Canadian Architect

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Present-Tense Presentations

A new generation of audio-visual presentation technologies take advantage of computerization to deliver a sophisticated information package.

February 1, 2001
by Elizabeth Aikenhead

Once upon a time, speakers arrived at the proscribed business forum with carousel trays tucked under their arms, stiff screens were finally tugged down after a struggle, and lights were turned off. Before long the speaker would be stumbling around in the dark desperately clicking the remote, tousling with the slide projector that advanced, unbidden, and inevitably jammed to a halt, effectively defeating the speaker’s will to go on. Even when all goes quite smoothly, static slides and overhead projectors don’t cut it in today’s business environment. The lights are up now–and so is the volume–in the boardroom and the conference centre where multimedia, interactive and collaborative presentations are becoming the norm.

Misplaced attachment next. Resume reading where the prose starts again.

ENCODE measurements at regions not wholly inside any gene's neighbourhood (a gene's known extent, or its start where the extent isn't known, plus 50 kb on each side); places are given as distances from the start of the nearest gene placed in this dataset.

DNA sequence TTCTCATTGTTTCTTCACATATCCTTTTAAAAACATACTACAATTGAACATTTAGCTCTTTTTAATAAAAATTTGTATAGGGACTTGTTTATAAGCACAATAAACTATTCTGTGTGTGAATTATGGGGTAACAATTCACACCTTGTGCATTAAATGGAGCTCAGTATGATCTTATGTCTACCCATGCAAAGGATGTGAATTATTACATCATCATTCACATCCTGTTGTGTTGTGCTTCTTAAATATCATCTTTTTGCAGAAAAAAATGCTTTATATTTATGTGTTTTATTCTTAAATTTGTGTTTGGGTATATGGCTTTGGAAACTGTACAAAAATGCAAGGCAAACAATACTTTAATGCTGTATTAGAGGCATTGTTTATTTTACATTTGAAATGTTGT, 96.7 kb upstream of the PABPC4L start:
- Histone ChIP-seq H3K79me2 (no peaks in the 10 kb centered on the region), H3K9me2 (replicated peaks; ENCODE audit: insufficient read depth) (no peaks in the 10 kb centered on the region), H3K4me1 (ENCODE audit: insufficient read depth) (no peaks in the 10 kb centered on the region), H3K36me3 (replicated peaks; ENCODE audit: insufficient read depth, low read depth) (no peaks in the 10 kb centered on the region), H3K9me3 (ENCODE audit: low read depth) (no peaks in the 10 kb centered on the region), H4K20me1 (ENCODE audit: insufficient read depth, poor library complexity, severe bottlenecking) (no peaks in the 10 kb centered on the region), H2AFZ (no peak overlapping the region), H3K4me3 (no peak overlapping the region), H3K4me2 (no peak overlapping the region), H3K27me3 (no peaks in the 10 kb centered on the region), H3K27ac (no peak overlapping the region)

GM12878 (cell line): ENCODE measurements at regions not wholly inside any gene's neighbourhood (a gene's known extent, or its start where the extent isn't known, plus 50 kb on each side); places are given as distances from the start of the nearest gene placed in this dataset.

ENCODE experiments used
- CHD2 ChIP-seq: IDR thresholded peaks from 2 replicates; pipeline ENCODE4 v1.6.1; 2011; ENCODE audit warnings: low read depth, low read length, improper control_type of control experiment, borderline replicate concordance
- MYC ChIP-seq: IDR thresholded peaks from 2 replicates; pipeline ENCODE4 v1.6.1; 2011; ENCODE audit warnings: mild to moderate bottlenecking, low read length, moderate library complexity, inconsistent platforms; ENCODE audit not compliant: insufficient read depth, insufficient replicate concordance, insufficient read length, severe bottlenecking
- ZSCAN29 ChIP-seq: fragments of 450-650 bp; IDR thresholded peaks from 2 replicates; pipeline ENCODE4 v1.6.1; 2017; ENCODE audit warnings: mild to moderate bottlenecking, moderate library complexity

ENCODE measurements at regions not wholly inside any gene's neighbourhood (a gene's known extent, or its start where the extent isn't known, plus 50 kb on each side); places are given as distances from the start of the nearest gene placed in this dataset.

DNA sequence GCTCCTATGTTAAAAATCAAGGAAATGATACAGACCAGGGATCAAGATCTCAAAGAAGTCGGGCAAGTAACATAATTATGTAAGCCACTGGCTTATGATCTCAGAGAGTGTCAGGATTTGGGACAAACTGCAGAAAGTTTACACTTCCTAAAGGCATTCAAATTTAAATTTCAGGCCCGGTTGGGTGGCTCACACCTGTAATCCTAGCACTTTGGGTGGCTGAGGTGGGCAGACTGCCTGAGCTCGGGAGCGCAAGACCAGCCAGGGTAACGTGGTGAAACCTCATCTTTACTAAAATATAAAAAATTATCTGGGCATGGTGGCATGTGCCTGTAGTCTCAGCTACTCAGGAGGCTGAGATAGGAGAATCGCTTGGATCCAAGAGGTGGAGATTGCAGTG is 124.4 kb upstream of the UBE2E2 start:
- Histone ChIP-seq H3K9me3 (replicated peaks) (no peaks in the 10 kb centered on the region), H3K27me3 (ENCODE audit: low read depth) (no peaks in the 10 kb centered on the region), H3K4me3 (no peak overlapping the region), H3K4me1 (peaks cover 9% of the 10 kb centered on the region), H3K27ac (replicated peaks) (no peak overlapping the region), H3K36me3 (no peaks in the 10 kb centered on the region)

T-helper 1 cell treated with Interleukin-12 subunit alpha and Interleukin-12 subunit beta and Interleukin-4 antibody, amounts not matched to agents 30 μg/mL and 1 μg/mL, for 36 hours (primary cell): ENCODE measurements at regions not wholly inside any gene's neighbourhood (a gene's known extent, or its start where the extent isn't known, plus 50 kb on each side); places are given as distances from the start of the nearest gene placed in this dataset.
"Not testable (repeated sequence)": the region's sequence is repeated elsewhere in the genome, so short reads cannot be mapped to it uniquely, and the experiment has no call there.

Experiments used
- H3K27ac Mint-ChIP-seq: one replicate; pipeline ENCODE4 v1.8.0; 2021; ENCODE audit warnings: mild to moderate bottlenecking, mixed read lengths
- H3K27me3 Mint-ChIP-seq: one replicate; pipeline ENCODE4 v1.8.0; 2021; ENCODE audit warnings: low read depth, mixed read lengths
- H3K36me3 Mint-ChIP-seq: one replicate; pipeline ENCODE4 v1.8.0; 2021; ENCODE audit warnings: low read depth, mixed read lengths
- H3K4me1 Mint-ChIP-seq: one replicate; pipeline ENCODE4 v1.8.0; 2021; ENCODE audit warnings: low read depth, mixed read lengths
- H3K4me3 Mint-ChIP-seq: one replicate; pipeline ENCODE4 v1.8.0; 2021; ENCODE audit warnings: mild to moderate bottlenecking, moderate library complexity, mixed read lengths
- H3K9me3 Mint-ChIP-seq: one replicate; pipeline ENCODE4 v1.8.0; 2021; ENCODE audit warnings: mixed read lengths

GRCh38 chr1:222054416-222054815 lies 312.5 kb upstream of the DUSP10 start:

Chris Davies of Dog and Pony Studios–a dynamic, young multi- ple media firm that produces presentations for corporate clients–says that now everyone wants to have broadcast quality product for their presentations. Some of their clients even work with speech coach Elizabeth Hunt and Associates to perfect their pitch. Dog and Pony Studios look at the structure and content of the presentation, which may then be distilled into visual gimmicks that express the newsworthy landmark points and help the presenter engage the audience. Working with software such as Macromedia Director, the presenter’s script is supported with visuals displayed on a large screen.

Davies’ ideal presentation facility would be wired with lots of entry ports to give options on where to situate a laptop computer and position the projector to avoid shadows, or from the ceiling on a scissor drop. Generous ceiling heights are a clear advantage. The space should include a high-end computing network with many portals for teleconferencing. Lighting controls should also be accessible to the speaker, and an exceptional sound system goes a long way.